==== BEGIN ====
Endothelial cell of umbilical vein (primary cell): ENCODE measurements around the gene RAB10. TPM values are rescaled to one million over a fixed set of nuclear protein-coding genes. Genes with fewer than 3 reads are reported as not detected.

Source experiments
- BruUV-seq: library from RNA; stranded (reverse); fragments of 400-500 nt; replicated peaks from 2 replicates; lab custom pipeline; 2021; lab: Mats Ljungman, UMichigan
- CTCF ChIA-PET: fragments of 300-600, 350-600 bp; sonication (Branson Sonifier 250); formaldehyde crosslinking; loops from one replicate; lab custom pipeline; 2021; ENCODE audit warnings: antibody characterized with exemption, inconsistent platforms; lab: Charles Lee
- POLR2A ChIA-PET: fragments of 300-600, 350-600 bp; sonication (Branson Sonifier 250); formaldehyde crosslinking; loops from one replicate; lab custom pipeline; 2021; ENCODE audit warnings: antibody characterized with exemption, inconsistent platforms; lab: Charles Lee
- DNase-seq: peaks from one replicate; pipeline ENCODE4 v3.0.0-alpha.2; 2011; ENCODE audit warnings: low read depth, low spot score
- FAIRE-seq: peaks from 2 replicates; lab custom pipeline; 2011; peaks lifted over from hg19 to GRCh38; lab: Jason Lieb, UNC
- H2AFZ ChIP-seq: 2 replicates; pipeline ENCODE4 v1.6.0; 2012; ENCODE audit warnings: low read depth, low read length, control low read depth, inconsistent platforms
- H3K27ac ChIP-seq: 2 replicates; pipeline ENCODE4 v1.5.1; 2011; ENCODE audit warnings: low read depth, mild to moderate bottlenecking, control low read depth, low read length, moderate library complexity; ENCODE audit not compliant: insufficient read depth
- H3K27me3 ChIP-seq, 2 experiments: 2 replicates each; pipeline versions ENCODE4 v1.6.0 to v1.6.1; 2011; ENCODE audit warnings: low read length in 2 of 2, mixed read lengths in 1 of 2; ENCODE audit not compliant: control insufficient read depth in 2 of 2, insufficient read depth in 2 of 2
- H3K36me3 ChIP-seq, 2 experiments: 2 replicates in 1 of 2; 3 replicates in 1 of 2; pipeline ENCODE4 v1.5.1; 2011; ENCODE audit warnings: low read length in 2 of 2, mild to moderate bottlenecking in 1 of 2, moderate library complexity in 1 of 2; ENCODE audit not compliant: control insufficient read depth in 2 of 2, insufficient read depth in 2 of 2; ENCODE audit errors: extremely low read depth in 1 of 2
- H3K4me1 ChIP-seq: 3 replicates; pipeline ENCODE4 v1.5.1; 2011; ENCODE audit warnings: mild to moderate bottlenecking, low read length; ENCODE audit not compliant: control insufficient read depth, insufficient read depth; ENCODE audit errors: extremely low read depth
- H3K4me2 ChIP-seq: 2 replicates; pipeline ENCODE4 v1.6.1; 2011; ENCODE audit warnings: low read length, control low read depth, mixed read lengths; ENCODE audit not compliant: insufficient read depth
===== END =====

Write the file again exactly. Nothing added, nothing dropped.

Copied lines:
Endothelial cell of umbilical vein (primary cell): ENCODE measurements around the gene RAB10. TPM values are rescaled to one million over a fixed set of nuclear protein-coding genes. Genes with fewer than 3 reads are reported as not detected.

Source experiments
- BruUV-seq: library from RNA; stranded (reverse); fragments of 400-500 nt; replicated peaks from 2 replicates; lab custom pipeline; 2021; lab: Mats Ljungman, UMichigan
- CTCF ChIA-PET: fragments of 300-600, 350-600 bp; sonication (Branson Sonifier 250); formaldehyde crosslinking; loops from one replicate; lab custom pipeline; 2021; ENCODE audit warnings: antibody characterized with exemption, inconsistent platforms; lab: Charles Lee
- POLR2A ChIA-PET: fragments of 300-600, 350-600 bp; sonication (Branson Sonifier 250); formaldehyde crosslinking; loops from one replicate; lab custom pipeline; 2021; ENCODE audit warnings: antibody characterized with exemption, inconsistent platforms; lab: Charles Lee
- DNase-seq: peaks from one replicate; pipeline ENCODE4 v3.0.0-alpha.2; 2011; ENCODE audit warnings: low read depth, low spot score
- FAIRE-seq: peaks from 2 replicates; lab custom pipeline; 2011; peaks lifted over from hg19 to GRCh38; lab: Jason Lieb, UNC
- H2AFZ ChIP-seq: 2 replicates; pipeline ENCODE4 v1.6.0; 2012; ENCODE audit warnings: low read depth, low read length, control low read depth, inconsistent platforms
- H3K27ac ChIP-seq: 2 replicates; pipeline ENCODE4 v1.5.1; 2011; ENCODE audit warnings: low read depth, mild to moderate bottlenecking, control low read depth, low read length, moderate library complexity; ENCODE audit not compliant: insufficient read depth
- H3K27me3 ChIP-seq, 2 experiments: 2 replicates each; pipeline versions ENCODE4 v1.6.0 to v1.6.1; 2011; ENCODE audit warnings: low read length in 2 of 2, mixed read lengths in 1 of 2; ENCODE audit not compliant: control insufficient read depth in 2 of 2, insufficient read depth in 2 of 2
- H3K36me3 ChIP-seq, 2 experiments: 2 replicates in 1 of 2; 3 replicates in 1 of 2; pipeline ENCODE4 v1.5.1; 2011; ENCODE audit warnings: low read length in 2 of 2, mild to moderate bottlenecking in 1 of 2, moderate library complexity in 1 of 2; ENCODE audit not compliant: control insufficient read depth in 2 of 2, insufficient read depth in 2 of 2; ENCODE audit errors: extremely low read depth in 1 of 2
- H3K4me1 ChIP-seq: 3 replicates; pipeline ENCODE4 v1.5.1; 2011; ENCODE audit warnings: mild to moderate bottlenecking, low read length; ENCODE audit not compliant: control insufficient read depth, insufficient read depth; ENCODE audit errors: extremely low read depth
- H3K4me2 ChIP-seq: 2 replicates; pipeline ENCODE4 v1.6.1; 2011; ENCODE audit warnings: low read length, control low read depth, mixed read lengths; ENCODE audit not compliant: insufficient read depth